It used to be that when you burned food while cooking, you essentially ruined dinner. But today, some foodies want their dishes burned on purpose and charred food is becoming a trend that is likely to be in demand in 2016.
More restaurants are offering "burnt, charred and blistered" food to its patrons and even home-cooked meals are smoking up and going with the trend, according to Wall Street Journal (WSJ). As such, kitchen companies have been offering small blow torches as a useful tool for cooking. Prices range from $20 to $50 on Amazon.
The blow torch, essential for crème brulee preparation, is also used to char vegetables and even cocktails deliberately. "I felt there was more edge to the vegetables. It made them more interesting," said homemaker Renee Catacalos in a separate WSJ report.
People apparently want some charring on their dishes to lend authenticity and freshness. It also brings a "smoky, complex and assertively bitter note" to some traditional food and balances the sugar in drinks, according to Boston Magazine. The result? The dishes have more depth and layers of flavor.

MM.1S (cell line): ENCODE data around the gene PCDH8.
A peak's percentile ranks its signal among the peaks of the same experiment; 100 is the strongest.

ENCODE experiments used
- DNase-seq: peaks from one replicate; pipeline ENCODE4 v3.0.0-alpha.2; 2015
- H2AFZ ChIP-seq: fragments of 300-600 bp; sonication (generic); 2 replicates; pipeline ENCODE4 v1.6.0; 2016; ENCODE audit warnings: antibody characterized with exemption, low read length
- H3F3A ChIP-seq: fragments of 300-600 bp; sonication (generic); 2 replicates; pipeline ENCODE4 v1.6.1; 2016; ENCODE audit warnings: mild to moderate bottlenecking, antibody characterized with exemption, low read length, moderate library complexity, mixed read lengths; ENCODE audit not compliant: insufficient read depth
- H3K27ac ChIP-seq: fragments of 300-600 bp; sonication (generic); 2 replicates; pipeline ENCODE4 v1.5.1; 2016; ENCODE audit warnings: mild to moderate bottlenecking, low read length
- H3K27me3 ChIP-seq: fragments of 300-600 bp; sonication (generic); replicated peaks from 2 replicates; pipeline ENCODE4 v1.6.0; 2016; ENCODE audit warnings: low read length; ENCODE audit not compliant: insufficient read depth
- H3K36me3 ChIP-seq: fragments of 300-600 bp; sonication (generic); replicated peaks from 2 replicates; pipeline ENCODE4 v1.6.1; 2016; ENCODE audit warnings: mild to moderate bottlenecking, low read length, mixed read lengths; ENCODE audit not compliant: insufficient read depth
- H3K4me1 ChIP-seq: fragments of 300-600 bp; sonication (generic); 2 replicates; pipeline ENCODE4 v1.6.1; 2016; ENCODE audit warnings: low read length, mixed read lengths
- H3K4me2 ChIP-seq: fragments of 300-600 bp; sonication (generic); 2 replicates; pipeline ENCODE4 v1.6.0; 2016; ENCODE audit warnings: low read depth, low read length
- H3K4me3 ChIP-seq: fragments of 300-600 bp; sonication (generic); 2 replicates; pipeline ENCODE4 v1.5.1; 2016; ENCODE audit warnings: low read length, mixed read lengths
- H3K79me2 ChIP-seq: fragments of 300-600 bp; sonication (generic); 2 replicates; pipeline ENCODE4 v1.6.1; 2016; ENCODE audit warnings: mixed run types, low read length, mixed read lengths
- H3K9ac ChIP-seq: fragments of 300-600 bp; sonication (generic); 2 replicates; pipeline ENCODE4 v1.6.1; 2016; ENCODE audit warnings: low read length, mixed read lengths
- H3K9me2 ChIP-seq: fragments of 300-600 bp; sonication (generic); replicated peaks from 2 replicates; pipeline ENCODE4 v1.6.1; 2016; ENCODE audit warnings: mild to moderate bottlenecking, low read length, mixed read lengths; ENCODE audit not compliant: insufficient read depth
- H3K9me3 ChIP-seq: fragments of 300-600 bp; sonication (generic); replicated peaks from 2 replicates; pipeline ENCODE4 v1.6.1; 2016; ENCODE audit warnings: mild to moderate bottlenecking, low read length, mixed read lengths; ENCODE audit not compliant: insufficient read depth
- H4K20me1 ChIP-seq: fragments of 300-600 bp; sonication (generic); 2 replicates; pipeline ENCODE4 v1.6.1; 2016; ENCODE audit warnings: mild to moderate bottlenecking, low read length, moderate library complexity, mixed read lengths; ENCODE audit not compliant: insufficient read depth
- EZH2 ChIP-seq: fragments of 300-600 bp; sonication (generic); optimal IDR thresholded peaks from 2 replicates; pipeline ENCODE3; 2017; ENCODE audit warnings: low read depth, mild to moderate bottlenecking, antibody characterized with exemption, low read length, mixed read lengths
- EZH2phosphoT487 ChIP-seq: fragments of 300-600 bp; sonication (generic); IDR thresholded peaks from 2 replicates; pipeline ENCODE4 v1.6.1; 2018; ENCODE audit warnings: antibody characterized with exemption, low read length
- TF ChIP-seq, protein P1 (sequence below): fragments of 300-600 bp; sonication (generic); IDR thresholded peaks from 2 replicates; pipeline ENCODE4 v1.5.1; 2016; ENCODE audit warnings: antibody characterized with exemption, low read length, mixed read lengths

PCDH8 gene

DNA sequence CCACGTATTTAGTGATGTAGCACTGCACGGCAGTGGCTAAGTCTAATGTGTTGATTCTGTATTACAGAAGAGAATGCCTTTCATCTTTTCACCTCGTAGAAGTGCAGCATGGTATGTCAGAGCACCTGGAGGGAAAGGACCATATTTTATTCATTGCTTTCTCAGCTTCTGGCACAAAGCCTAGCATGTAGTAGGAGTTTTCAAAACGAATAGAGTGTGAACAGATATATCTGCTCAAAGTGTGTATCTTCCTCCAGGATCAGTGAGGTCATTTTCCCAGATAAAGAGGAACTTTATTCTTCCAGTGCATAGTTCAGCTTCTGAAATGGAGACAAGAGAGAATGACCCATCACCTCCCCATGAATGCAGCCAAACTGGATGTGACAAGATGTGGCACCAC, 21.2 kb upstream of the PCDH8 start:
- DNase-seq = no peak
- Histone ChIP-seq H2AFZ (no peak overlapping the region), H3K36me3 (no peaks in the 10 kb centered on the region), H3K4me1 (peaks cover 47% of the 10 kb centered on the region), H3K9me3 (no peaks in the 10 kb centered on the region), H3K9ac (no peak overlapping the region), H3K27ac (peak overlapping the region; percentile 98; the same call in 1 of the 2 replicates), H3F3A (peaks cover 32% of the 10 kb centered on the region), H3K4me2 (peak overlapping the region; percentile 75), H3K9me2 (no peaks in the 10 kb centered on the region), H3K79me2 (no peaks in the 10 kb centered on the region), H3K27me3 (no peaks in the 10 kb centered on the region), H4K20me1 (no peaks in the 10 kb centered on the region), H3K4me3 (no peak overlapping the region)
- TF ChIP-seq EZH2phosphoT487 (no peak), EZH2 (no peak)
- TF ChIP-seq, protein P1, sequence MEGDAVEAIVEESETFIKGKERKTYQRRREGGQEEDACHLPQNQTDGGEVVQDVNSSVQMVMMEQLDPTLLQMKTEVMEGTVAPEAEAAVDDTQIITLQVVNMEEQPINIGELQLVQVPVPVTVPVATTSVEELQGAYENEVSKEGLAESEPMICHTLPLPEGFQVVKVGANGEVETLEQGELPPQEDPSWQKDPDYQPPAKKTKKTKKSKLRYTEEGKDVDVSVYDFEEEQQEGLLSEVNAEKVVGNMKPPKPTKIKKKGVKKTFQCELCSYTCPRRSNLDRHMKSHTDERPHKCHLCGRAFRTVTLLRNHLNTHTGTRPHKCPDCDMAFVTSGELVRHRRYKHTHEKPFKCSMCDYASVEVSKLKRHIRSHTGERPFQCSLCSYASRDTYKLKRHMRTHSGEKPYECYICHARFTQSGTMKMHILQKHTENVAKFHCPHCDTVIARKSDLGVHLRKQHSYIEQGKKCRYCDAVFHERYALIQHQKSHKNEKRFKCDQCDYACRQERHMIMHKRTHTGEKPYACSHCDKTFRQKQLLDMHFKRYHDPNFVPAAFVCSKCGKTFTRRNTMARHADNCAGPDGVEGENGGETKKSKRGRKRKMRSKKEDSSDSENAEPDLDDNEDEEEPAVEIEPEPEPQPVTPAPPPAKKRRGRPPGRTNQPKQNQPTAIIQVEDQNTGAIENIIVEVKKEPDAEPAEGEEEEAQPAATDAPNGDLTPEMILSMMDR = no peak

However, experts have long advised that burnt foods might cause cancer as featured in a Dutch study in 2007, per BBC. The research requires further confirmation though, as there is no concrete evidence to its cancer links.
"No one has ever investigated whether people who eat a lot of burnt toast have higher cancer rates. And lab rats have never been fed burnt toast to see whether it causes tumors," said New Zealand food scientist Paul Brent via ABC Australia.